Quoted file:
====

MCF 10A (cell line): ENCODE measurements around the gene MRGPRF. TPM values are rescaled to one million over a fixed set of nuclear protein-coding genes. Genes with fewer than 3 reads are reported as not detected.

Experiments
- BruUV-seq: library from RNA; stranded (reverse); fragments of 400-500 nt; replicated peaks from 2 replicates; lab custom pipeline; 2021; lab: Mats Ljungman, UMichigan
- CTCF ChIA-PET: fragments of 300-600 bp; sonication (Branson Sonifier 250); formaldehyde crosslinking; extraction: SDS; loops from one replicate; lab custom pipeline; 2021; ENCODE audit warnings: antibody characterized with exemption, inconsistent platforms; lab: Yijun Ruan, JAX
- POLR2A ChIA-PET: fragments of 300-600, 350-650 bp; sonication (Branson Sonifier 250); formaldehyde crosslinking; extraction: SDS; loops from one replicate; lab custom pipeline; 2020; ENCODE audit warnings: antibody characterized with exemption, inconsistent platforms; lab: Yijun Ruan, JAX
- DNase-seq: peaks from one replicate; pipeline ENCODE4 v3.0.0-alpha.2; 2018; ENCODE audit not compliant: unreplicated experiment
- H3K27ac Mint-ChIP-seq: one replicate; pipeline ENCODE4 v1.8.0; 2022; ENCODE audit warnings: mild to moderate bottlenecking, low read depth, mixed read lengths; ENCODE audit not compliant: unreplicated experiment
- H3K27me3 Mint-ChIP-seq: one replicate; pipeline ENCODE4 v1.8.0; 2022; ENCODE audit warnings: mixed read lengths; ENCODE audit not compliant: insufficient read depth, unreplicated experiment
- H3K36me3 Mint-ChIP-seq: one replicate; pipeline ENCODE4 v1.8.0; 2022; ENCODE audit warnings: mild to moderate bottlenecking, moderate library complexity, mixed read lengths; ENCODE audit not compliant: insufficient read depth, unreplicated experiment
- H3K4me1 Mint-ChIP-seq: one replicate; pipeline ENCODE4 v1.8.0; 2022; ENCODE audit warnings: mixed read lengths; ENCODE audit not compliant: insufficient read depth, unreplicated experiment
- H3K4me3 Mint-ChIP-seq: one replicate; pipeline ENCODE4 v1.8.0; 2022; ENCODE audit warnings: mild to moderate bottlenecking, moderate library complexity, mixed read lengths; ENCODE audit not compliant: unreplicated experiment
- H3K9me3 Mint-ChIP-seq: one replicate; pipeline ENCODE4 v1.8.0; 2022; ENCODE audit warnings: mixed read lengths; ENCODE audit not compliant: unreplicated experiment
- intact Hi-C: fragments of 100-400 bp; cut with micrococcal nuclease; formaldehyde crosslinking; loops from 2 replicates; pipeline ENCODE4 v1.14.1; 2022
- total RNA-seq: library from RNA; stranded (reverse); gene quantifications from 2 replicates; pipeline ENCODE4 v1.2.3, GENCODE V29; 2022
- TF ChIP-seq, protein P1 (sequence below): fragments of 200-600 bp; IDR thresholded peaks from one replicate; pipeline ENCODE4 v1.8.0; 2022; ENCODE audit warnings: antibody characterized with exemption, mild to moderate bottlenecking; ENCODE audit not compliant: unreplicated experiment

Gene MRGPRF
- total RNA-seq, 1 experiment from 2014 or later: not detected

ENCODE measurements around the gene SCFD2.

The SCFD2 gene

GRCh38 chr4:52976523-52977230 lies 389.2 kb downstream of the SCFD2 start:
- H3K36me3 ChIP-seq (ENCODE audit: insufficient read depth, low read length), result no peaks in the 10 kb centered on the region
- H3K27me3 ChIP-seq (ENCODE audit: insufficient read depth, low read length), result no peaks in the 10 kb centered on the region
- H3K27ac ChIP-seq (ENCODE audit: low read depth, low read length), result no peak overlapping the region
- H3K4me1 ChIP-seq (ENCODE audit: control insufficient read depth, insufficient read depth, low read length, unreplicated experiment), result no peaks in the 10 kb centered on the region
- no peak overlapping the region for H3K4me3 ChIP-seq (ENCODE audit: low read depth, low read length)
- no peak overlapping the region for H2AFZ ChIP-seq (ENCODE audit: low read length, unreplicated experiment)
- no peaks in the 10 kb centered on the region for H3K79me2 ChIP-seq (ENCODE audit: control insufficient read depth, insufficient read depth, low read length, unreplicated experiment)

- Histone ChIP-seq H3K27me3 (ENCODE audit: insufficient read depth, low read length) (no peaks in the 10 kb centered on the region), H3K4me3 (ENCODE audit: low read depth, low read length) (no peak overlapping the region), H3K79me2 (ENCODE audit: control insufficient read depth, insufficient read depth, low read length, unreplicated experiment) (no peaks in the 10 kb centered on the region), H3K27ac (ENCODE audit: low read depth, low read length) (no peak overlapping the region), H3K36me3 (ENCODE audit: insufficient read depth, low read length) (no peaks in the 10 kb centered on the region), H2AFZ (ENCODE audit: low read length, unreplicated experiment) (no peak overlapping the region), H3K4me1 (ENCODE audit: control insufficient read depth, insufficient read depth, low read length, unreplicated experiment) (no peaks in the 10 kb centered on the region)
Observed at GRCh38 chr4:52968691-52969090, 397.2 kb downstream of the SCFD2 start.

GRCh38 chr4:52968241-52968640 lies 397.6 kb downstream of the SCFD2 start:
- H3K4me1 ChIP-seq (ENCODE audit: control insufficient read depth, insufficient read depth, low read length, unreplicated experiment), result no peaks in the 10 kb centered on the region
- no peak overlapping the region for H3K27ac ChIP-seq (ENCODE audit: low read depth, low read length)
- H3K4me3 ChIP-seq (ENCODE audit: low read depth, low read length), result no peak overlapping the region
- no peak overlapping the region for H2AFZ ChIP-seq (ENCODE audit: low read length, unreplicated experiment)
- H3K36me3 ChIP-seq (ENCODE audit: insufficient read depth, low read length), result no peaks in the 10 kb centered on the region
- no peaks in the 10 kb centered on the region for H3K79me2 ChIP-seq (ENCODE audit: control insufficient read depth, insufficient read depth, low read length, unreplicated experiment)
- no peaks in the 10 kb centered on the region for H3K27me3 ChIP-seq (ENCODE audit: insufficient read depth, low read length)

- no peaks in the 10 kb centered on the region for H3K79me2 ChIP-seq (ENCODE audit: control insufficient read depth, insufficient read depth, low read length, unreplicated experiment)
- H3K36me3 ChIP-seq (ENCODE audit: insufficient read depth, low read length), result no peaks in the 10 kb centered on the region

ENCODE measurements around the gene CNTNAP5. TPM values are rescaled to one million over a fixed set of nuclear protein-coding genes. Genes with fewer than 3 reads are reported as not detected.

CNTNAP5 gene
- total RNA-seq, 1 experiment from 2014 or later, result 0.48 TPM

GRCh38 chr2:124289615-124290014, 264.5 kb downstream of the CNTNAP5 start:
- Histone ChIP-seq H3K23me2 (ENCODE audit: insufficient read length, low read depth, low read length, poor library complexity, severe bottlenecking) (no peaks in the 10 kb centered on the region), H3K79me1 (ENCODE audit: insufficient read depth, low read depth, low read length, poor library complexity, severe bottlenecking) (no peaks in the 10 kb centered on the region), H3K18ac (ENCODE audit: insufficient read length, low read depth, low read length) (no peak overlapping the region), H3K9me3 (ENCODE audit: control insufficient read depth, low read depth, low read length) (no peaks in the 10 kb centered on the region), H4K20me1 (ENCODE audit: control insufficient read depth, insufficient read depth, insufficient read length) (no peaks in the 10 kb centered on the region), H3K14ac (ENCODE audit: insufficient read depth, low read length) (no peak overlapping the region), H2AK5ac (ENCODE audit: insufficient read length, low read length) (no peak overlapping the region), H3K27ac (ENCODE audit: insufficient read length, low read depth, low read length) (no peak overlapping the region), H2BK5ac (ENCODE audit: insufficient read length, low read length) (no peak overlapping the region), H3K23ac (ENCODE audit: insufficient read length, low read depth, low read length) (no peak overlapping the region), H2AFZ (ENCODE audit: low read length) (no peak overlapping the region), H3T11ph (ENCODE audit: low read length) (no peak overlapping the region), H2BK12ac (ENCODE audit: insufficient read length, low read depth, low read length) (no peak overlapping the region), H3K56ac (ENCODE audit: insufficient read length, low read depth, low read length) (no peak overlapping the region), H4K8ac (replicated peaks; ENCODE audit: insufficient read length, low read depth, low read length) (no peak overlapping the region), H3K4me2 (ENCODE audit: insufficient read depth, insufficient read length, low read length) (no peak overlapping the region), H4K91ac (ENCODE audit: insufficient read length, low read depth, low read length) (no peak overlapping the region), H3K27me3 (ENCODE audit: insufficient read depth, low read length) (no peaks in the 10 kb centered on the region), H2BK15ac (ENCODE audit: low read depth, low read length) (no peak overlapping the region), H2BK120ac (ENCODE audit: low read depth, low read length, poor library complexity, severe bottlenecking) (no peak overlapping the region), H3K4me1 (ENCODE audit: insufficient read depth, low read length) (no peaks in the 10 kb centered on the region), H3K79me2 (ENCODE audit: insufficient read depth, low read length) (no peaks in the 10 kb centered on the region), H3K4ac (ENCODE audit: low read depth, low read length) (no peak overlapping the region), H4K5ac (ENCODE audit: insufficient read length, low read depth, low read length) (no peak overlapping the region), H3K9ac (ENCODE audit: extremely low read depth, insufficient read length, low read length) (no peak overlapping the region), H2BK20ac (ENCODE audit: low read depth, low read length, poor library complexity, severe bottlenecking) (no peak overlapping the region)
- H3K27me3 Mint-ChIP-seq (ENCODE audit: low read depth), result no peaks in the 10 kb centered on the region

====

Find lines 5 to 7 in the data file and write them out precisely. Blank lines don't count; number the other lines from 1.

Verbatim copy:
- POLR2A ChIA-PET: fragments of 300-600, 350-650 bp; sonication (Branson Sonifier 250); formaldehyde crosslinking; extraction: SDS; loops from one replicate; lab custom pipeline; 2020; ENCODE audit warnings: antibody characterized with exemption, inconsistent platforms; lab: Yijun Ruan, JAX
- DNase-seq: peaks from one replicate; pipeline ENCODE4 v3.0.0-alpha.2; 2018; ENCODE audit not compliant: unreplicated experiment
- H3K27ac Mint-ChIP-seq: one replicate; pipeline ENCODE4 v1.8.0; 2022; ENCODE audit warnings: mild to moderate bottlenecking, low read depth, mixed read lengths; ENCODE audit not compliant: unreplicated experiment